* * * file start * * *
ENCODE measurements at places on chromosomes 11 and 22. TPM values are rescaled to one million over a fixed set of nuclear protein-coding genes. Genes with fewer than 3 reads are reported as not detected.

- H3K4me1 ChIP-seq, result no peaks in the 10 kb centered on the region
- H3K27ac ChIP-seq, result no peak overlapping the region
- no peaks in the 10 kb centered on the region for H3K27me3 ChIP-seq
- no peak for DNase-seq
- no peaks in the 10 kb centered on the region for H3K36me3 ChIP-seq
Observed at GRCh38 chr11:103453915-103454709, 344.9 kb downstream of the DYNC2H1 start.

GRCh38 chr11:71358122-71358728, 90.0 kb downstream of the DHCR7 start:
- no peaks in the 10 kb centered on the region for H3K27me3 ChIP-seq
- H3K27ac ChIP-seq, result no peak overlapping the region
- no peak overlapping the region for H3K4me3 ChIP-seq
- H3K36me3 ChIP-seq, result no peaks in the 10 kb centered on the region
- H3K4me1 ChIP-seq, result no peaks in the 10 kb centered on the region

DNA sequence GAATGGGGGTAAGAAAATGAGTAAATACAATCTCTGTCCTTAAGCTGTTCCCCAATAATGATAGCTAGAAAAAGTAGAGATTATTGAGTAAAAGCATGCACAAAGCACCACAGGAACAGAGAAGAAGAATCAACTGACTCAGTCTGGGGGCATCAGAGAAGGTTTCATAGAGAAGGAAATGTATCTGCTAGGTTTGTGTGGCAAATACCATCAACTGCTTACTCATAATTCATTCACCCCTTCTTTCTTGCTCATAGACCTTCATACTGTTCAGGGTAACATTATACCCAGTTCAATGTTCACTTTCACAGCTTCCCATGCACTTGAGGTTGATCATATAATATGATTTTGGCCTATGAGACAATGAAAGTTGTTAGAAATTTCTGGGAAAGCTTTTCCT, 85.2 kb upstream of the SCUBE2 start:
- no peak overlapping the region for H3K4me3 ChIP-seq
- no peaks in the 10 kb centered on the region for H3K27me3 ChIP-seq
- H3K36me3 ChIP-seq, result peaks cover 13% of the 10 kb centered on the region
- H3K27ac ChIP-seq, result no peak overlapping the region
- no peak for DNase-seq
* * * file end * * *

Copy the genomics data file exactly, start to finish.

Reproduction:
ENCODE measurements at places on chromosomes 11 and 22. TPM values are rescaled to one million over a fixed set of nuclear protein-coding genes. Genes with fewer than 3 reads are reported as not detected.

- H3K4me1 ChIP-seq, result no peaks in the 10 kb centered on the region
- H3K27ac ChIP-seq, result no peak overlapping the region
- no peaks in the 10 kb centered on the region for H3K27me3 ChIP-seq
- no peak for DNase-seq
- no peaks in the 10 kb centered on the region for H3K36me3 ChIP-seq
Observed at GRCh38 chr11:103453915-103454709, 344.9 kb downstream of the DYNC2H1 start.

GRCh38 chr11:71358122-71358728, 90.0 kb downstream of the DHCR7 start:
- no peaks in the 10 kb centered on the region for H3K27me3 ChIP-seq
- H3K27ac ChIP-seq, result no peak overlapping the region
- no peak overlapping the region for H3K4me3 ChIP-seq
- H3K36me3 ChIP-seq, result no peaks in the 10 kb centered on the region
- H3K4me1 ChIP-seq, result no peaks in the 10 kb centered on the region

DNA sequence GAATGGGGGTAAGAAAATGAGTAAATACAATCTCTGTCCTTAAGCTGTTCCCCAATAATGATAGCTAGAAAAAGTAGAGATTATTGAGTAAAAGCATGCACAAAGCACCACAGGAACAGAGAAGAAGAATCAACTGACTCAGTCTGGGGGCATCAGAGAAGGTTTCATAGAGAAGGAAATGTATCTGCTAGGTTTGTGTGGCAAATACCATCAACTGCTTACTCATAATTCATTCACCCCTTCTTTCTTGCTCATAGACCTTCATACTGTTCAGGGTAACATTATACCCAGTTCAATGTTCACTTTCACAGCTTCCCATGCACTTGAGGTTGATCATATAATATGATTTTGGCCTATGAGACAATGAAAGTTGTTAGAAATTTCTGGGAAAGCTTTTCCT, 85.2 kb upstream of the SCUBE2 start:
- no peak overlapping the region for H3K4me3 ChIP-seq
- no peaks in the 10 kb centered on the region for H3K27me3 ChIP-seq
- H3K36me3 ChIP-seq, result peaks cover 13% of the 10 kb centered on the region
- H3K27ac ChIP-seq, result no peak overlapping the region
- no peak for DNase-seq